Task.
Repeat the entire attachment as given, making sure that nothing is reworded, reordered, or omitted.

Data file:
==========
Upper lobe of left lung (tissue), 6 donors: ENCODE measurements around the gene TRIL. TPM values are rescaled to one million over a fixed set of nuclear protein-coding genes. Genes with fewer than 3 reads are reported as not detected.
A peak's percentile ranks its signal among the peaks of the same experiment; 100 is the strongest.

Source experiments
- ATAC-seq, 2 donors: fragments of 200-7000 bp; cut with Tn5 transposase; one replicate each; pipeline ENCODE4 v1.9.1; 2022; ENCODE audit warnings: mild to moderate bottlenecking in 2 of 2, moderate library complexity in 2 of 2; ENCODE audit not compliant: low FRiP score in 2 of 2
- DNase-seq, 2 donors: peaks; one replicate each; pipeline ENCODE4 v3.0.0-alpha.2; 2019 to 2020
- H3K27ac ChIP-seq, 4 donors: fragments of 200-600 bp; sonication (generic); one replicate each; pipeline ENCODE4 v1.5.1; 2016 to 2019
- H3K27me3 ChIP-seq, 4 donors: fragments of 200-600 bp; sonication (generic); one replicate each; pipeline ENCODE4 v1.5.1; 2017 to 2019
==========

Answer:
Upper lobe of left lung (tissue), 6 donors: ENCODE measurements around the gene TRIL. TPM values are rescaled to one million over a fixed set of nuclear protein-coding genes. Genes with fewer than 3 reads are reported as not detected.
A peak's percentile ranks its signal among the peaks of the same experiment; 100 is the strongest.

Source experiments
- ATAC-seq, 2 donors: fragments of 200-7000 bp; cut with Tn5 transposase; one replicate each; pipeline ENCODE4 v1.9.1; 2022; ENCODE audit warnings: mild to moderate bottlenecking in 2 of 2, moderate library complexity in 2 of 2; ENCODE audit not compliant: low FRiP score in 2 of 2
- DNase-seq, 2 donors: peaks; one replicate each; pipeline ENCODE4 v3.0.0-alpha.2; 2019 to 2020
- H3K27ac ChIP-seq, 4 donors: fragments of 200-600 bp; sonication (generic); one replicate each; pipeline ENCODE4 v1.5.1; 2016 to 2019
- H3K27me3 ChIP-seq, 4 donors: fragments of 200-600 bp; sonication (generic); one replicate each; pipeline ENCODE4 v1.5.1; 2017 to 2019